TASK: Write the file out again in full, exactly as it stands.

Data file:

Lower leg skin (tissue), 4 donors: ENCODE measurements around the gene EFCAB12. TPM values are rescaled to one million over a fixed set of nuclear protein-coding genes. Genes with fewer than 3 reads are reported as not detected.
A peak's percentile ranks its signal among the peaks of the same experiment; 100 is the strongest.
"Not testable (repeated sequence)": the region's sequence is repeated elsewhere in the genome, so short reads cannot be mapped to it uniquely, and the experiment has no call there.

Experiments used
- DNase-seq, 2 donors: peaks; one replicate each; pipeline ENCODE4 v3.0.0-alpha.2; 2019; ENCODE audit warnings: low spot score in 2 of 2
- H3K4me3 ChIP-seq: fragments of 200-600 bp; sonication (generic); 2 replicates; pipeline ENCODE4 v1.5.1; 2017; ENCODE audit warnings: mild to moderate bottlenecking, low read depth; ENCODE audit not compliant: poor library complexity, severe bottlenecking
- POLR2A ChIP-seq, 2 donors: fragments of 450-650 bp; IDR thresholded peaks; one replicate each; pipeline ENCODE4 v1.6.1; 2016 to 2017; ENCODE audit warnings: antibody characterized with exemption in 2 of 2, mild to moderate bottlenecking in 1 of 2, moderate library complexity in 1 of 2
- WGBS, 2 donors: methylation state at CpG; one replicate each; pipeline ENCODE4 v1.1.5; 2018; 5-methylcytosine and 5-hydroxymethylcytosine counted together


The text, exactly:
Lower leg skin (tissue), 4 donors: ENCODE measurements around the gene EFCAB12. TPM values are rescaled to one million over a fixed set of nuclear protein-coding genes. Genes with fewer than 3 reads are reported as not detected.
A peak's percentile ranks its signal among the peaks of the same experiment; 100 is the strongest.
"Not testable (repeated sequence)": the region's sequence is repeated elsewhere in the genome, so short reads cannot be mapped to it uniquely, and the experiment has no call there.

Experiments used
- DNase-seq, 2 donors: peaks; one replicate each; pipeline ENCODE4 v3.0.0-alpha.2; 2019; ENCODE audit warnings: low spot score in 2 of 2
- H3K4me3 ChIP-seq: fragments of 200-600 bp; sonication (generic); 2 replicates; pipeline ENCODE4 v1.5.1; 2017; ENCODE audit warnings: mild to moderate bottlenecking, low read depth; ENCODE audit not compliant: poor library complexity, severe bottlenecking
- POLR2A ChIP-seq, 2 donors: fragments of 450-650 bp; IDR thresholded peaks; one replicate each; pipeline ENCODE4 v1.6.1; 2016 to 2017; ENCODE audit warnings: antibody characterized with exemption in 2 of 2, mild to moderate bottlenecking in 1 of 2, moderate library complexity in 1 of 2
- WGBS, 2 donors: methylation state at CpG; one replicate each; pipeline ENCODE4 v1.1.5; 2018; 5-methylcytosine and 5-hydroxymethylcytosine counted together